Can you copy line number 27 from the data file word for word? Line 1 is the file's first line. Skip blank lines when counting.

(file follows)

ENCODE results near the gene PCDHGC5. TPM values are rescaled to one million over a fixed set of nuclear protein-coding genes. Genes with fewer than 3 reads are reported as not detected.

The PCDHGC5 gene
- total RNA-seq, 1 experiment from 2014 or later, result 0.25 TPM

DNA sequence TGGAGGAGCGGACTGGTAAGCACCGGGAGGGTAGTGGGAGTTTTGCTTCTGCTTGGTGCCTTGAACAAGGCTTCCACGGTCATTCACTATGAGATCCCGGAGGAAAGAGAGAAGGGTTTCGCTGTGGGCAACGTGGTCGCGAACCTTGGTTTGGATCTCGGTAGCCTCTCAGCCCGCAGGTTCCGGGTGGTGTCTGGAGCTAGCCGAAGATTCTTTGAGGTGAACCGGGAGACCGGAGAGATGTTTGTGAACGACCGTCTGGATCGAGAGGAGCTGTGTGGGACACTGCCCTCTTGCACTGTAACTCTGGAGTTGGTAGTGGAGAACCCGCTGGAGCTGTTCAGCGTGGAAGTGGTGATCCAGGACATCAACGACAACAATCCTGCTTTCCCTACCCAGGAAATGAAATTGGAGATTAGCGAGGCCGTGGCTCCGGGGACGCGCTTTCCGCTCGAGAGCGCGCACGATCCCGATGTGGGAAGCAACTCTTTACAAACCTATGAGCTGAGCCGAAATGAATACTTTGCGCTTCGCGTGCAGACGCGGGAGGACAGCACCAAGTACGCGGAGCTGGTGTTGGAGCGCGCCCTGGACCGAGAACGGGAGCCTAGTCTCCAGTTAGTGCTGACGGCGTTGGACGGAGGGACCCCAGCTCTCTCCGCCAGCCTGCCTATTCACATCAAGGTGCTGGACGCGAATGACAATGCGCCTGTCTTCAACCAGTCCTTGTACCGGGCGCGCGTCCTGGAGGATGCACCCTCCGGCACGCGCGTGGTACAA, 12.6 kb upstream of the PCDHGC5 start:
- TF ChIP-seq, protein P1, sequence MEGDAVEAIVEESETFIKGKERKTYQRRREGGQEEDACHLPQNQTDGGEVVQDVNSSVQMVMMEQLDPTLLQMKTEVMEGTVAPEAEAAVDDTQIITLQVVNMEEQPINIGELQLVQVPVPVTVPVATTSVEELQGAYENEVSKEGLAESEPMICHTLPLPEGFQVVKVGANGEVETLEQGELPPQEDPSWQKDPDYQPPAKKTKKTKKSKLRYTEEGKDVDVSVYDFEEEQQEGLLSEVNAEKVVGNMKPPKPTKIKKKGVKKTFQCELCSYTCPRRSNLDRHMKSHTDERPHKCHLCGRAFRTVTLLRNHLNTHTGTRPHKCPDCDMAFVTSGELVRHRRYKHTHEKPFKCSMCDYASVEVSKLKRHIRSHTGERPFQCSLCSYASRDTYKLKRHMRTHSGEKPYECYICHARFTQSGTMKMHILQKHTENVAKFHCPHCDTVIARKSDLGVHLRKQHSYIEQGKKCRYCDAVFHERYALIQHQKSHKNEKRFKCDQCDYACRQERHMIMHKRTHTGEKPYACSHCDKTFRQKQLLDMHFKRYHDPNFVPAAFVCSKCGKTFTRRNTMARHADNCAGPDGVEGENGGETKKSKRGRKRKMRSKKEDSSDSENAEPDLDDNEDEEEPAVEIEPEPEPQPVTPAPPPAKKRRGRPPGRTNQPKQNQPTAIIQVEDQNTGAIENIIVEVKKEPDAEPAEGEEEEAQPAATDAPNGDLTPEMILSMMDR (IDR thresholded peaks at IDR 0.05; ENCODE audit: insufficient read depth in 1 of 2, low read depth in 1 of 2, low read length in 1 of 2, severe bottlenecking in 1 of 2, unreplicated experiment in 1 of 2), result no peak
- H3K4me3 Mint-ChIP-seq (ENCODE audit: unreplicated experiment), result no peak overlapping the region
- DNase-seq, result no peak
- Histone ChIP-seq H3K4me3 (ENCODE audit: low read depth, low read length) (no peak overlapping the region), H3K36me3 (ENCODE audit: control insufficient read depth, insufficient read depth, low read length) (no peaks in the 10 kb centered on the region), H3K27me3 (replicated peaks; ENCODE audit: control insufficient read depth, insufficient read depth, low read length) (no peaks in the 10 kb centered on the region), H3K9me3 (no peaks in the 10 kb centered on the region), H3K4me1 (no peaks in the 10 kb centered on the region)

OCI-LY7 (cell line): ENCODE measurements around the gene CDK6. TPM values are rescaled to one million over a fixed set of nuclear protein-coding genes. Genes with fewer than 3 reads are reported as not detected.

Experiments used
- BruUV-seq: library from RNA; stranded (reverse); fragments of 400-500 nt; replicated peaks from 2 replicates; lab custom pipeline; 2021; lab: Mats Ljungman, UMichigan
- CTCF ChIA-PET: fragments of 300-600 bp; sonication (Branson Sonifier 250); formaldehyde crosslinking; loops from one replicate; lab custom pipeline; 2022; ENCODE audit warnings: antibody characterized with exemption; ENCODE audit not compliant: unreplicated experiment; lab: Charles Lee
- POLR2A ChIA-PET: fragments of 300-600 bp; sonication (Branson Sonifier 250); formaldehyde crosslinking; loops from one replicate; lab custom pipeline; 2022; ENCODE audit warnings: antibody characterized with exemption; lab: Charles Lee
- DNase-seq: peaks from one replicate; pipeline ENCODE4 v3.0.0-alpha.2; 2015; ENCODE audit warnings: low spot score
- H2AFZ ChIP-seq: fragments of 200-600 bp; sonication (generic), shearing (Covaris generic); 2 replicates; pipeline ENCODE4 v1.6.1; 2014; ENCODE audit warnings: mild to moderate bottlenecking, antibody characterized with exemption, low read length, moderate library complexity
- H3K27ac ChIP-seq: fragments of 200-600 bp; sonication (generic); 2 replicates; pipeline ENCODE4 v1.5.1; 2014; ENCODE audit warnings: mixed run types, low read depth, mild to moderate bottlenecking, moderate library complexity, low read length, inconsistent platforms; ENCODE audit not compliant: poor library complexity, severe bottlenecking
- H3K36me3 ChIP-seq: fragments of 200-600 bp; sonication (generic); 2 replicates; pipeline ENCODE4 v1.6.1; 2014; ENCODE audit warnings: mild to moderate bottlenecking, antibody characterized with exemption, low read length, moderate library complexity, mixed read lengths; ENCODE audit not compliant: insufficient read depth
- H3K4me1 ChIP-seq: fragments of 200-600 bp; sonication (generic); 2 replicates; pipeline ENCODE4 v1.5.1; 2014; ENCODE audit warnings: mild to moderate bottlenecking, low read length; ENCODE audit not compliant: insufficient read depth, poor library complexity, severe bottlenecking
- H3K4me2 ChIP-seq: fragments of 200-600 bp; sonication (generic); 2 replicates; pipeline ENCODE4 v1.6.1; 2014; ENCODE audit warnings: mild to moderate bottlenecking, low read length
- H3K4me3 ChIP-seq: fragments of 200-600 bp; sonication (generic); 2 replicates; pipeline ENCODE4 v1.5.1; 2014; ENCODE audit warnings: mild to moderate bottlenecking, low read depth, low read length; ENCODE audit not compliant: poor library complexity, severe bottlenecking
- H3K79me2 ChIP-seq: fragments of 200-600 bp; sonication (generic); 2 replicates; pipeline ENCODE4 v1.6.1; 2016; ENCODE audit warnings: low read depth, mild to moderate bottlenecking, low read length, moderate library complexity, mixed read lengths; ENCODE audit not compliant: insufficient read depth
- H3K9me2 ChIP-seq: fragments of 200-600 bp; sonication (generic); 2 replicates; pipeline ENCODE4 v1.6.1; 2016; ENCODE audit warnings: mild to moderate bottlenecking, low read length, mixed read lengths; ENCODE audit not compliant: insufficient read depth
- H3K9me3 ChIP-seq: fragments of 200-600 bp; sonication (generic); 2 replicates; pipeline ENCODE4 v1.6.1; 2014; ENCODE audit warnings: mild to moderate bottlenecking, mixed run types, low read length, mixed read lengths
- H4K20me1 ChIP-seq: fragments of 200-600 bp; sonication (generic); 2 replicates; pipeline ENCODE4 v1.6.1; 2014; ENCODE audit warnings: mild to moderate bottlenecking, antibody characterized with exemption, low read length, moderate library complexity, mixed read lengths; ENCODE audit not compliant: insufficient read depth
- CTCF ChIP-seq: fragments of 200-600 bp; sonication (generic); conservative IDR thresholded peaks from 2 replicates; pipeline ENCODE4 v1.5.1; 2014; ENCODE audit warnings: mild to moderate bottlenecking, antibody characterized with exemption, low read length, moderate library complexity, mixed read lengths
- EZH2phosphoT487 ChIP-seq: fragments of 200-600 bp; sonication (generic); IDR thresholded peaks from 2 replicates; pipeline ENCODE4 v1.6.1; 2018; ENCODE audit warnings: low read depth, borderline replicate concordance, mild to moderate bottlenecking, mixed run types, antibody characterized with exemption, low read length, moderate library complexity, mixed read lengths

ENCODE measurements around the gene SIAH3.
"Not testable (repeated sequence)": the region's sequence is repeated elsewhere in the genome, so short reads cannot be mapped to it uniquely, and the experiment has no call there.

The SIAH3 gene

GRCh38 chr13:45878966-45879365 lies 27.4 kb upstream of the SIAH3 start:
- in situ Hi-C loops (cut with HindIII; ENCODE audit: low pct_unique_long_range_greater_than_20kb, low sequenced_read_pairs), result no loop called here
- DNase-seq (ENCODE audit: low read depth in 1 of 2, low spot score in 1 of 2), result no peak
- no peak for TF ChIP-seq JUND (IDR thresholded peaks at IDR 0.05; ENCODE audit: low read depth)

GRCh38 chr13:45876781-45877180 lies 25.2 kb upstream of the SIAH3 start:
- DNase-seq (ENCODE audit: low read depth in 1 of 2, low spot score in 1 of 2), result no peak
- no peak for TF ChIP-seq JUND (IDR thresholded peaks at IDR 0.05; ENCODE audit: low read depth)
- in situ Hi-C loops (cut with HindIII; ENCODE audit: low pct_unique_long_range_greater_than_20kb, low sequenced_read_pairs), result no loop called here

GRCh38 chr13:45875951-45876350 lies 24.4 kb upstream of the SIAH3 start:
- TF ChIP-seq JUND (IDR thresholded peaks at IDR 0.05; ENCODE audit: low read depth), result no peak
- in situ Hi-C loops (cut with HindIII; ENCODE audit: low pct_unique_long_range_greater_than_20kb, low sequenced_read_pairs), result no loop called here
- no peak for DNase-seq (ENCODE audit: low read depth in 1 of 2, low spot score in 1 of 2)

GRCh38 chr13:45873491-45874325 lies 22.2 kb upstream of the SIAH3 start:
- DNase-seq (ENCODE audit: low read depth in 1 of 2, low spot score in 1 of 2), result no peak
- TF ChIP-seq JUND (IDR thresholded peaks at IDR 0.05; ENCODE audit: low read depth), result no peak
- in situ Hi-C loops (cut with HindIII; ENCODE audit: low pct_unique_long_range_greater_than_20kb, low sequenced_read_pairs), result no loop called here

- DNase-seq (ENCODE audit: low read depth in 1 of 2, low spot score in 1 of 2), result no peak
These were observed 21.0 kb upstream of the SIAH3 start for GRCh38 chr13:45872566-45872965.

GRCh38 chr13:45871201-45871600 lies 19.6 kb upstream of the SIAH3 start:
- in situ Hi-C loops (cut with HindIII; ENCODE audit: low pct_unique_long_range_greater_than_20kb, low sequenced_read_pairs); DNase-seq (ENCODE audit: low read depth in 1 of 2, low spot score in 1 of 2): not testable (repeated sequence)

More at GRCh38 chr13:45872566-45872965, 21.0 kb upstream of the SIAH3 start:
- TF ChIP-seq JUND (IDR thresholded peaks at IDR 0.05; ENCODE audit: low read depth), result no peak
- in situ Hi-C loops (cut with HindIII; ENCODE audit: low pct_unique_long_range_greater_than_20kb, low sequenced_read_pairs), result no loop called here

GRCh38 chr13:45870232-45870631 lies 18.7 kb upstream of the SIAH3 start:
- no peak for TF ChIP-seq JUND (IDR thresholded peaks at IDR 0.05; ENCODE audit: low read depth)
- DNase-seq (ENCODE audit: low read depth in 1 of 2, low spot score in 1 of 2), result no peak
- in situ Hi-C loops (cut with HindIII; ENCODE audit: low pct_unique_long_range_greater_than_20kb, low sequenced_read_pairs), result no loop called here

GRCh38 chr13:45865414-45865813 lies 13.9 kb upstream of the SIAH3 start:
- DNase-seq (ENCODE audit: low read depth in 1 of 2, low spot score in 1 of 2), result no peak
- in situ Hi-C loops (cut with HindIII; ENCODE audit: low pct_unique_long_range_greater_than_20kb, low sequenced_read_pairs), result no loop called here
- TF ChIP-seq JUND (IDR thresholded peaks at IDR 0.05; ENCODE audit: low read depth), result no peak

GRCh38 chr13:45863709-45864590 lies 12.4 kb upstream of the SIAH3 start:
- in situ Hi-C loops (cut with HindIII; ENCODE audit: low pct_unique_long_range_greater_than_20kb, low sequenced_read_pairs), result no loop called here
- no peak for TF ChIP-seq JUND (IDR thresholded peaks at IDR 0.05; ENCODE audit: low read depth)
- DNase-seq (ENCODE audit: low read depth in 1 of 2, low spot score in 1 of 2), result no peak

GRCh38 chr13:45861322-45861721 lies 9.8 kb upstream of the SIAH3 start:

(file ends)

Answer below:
ENCODE measurements around the gene SIAH3.